|Author(s)||Flora Kessy1, Jacqueline Matoro2, Elizeus Kahigwa3, Jacques Mader.
|Affiliation(s)||1Dar es Salaam Campus College, Mzumbe University, Dar es Salaam, Tanzania, 2 Swiss Development Cooperation, Swiss Development Cooperation, Dar es Salaam, Tanzania, 3Swiss Development Cooperation, Swiss Development Cooperation, Dar es Salaam, Tanzania, 4 Federal Department of Foreign Affairs, Swiss Development Cooperation, Dar es Salaam, Tanzania.|
|Country - ies of focus||Tanzania|
|Relevant to the conference tracks||Social Determinants and Human Rights|
|Summary||The paper explores the gendered perceptions of the access, use and management of bed nets. It looks at the extent to which the bed net distribution campaigns in Tanzania has taken account of gender issues at both the design and implementation stages. The Tanzania National Voucher Scheme was by design gender unequal because it targeted women over men and was also gender-blind as it ignored gender norms, roles and relations and differences in opportunities and resource allocation between women and men. A more gender transformative approach in social marketing programs is imperative to enable wider coverage and use of bed nets.|
|Background||Malaria control has received major attention and increased resources in recent years due to the significant public health and economic impact of the disease. This has translated into both in national level policies and in local/sub-national government practices. There has also been significant growth of political commitment towards malaria control which has affected national policies. Major efforts have gone into implementing the National Malaria Control Strategic Plan starting with the pilot provision and social marketing of Insecticide Treated Mosquito Nets (ITNs) in 1998 through a subsidized voucher scheme to help expectant mothers access ITNs. This was followed by launching of the Tanzania National Voucher Scheme (TNVS) in 2004, the introduction of the under–five catch up campaign (2008) and most recently (2010) the universal coverage campaign.The TNVS program focused originally on pregnant women and infants—with these categories being the only groups eligible to receive a subsidy on purchase of a mosquito net. Increased availability of resources has facilitated a free bed nets distribution campaign for those under the age of five. Subsequent universal coverage campaigns provided free bed nets to households with the aim of covering every sleeping space.|
|Objectives||The paper sets out to explore the gendered aspects of access and use of ITNs through the different mechanisms for mosquito nets distribution in Tanzania. The objectives of the study were to;
(i) Document the perceptions of men and women towards the TNVS approach.
(ii) Explore the gendered aspects of TNVS that improved/hindered access and use of ITNs.
(iii) Explore whether the change in approach to universal coverage (free distribution of LLINs through the under-five catch-up campaign, and the universal coverage campaign) enhanced the gendered aspects in access and use of mosquito nets.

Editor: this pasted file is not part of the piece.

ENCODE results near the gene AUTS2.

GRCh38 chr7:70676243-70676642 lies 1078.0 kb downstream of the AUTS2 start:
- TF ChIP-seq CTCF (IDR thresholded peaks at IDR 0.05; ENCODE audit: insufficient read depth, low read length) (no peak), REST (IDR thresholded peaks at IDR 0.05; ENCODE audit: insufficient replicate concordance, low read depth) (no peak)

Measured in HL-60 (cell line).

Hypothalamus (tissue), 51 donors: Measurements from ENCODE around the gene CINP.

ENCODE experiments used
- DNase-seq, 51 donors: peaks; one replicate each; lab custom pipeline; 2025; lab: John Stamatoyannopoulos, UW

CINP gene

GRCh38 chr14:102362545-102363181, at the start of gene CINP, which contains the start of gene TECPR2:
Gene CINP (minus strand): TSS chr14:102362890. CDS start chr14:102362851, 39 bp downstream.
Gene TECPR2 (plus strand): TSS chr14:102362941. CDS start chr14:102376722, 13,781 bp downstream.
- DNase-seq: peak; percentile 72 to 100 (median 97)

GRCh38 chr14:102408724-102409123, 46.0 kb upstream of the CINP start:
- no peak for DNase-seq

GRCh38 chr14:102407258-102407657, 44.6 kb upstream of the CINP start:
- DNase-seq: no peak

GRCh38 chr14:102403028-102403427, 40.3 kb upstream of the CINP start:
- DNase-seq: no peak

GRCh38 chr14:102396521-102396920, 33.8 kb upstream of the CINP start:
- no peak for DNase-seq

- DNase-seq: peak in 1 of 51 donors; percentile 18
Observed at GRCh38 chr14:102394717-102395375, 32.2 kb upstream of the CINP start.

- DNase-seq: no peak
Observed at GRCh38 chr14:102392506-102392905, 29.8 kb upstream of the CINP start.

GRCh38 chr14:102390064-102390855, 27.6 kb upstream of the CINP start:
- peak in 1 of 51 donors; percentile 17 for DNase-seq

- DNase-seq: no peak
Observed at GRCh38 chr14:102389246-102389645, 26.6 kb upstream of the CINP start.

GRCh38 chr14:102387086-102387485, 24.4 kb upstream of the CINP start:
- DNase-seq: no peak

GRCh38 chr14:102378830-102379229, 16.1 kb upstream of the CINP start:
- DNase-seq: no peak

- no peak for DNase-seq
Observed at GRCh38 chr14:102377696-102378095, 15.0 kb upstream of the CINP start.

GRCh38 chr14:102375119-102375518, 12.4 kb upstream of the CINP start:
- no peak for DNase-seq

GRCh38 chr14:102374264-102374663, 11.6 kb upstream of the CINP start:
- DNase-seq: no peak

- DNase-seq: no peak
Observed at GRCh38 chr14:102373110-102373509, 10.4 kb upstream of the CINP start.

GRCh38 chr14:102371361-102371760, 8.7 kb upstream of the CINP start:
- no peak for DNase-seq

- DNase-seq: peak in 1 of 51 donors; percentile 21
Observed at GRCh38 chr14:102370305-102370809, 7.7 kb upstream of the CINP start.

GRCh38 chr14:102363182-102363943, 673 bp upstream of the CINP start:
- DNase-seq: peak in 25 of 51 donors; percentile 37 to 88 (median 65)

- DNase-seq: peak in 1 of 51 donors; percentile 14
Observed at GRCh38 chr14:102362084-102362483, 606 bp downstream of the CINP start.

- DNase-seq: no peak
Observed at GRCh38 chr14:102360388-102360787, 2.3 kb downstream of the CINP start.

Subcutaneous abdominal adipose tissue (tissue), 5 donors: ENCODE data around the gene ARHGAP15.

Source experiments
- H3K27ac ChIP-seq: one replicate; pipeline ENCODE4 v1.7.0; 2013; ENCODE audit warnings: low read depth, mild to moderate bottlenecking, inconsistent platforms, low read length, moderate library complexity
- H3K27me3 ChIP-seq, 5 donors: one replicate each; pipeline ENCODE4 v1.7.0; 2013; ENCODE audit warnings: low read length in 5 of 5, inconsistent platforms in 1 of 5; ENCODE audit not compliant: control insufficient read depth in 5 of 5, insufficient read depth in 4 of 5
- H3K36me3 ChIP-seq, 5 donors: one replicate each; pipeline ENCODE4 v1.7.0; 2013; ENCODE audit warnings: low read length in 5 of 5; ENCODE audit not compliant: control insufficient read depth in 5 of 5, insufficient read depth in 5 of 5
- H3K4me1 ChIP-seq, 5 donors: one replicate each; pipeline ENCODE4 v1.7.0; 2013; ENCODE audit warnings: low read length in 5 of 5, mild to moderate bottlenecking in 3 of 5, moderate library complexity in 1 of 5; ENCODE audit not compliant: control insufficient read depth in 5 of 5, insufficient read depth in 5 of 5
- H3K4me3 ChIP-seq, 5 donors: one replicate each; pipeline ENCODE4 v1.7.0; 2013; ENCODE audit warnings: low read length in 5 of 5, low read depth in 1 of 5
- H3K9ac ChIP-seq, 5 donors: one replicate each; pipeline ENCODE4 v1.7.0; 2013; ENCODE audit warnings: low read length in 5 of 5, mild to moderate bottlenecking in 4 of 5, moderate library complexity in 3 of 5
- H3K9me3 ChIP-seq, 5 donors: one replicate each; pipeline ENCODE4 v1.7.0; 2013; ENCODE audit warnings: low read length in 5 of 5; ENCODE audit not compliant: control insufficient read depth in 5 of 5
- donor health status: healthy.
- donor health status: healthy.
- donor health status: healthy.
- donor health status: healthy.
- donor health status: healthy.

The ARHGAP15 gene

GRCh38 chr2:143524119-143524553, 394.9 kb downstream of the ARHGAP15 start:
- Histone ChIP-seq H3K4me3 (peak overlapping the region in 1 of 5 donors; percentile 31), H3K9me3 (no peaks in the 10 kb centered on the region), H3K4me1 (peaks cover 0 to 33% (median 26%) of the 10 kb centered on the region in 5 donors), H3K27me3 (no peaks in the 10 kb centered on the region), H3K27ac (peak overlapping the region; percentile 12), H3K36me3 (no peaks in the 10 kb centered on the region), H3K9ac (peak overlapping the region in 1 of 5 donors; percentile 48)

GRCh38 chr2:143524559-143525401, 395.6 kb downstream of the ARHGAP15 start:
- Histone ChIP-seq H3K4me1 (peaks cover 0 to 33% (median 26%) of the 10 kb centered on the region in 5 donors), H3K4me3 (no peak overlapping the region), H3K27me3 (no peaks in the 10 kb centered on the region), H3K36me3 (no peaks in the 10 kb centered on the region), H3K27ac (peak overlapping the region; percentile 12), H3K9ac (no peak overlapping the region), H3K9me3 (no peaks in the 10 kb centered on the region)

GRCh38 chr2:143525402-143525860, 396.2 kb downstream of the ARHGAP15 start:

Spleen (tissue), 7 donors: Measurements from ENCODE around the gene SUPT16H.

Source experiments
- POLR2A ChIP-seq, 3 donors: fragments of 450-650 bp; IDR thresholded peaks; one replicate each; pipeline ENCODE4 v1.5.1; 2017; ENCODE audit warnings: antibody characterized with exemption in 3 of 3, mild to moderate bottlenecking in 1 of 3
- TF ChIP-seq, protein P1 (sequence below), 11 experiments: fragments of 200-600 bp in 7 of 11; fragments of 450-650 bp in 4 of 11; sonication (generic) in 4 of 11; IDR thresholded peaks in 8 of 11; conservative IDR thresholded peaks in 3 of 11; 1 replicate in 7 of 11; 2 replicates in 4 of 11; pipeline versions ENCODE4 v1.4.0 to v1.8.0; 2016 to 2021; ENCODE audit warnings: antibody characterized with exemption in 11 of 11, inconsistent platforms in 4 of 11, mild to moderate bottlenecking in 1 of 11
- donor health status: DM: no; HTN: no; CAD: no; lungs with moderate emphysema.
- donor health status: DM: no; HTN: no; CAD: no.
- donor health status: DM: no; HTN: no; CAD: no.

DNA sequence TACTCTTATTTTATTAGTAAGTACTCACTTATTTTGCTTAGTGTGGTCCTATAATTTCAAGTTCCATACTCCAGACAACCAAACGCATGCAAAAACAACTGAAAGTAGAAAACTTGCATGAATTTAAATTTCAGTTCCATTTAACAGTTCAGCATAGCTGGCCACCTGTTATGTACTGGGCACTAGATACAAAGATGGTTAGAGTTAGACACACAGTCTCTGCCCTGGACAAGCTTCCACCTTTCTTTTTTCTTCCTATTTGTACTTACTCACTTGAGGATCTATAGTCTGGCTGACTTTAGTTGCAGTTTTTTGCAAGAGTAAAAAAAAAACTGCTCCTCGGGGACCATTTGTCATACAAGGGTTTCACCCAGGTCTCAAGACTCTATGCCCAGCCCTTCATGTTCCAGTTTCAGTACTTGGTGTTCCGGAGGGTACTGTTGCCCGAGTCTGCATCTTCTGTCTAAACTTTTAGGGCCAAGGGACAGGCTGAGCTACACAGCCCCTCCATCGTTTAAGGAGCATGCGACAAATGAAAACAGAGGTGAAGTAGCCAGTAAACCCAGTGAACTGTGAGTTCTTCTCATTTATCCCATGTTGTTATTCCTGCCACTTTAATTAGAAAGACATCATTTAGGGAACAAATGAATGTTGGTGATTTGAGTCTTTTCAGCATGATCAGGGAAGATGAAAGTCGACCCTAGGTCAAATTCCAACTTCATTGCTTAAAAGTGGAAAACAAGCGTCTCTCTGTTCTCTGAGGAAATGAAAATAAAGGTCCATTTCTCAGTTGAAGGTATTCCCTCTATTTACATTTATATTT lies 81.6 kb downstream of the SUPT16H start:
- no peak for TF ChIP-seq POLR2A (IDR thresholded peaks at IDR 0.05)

|Methodology||The study was conducted in Dodoma Region, central Tanzania. A Multi-stage sampling method was used. First, census Enumeration Areas of Dodoma Municipal, Kondoa, and Mpwapwa districts were selected followed by sampling of wards and then households to be visited. A total of 24 Enumeration Areas were identified (8 from Dodoma Municipal, 11 from Kondoa and 5 from Mpwapwa districts). From these Enumeration Areas a total of 21 wards were sampled. The households were then sampled randomly in order to avoid bias in the results.One of the issues in the line of inquiry was the proportion of households with children below five years of age. The assumption was that if a household had children below five years of age, the women within that household had been exposed to ITN messages and would have obtained ITN (other factors remaining equal). Therefore, in addition to the projected population of the district, the proportion of under-five children (estimated by the National Census Projections at 18.4% in 2010) was used as a basis in the sample size calculation. Based on these criteria, a total of 487 households were sampled and interviewed as follows; 158 from Dodoma Municipal, 110 from Mpwapwa and 219 from Kondoa districts. In order to obtained balanced views both men and women were interviewed. A total of 243 males and 244 females were interviewed.Data from the households were collected using a semi-structured questionnaire that contained both open and closed ended questions. The questions focused on the following main thematic areas; respondents’ demographic information, household awareness, access and ownership of ITNS and the resultant gender aspects therein, the gendered perceptions of the TNVS, the under-five catch up and universal coverage approaches, the gender relations in the use and management of ITNs at the household level, and the economic status of the households.Selected men and women also participated in Focus Group Discussions (FGDs). A total of 11 FGDs (6 for women only and 5 men only) were held with participants ranging from 7-10 members. Thus, a total of 93 individuals participated in the FGDs (52 and 41 males and females respectively). Other respondents in the study were Key Informants (KI) such as Malaria and Integrated Management of Childhood Illnesses Focal Persons, Village and Ward Executive Officers, TNVS agents, and ITN retail shopkeepers.|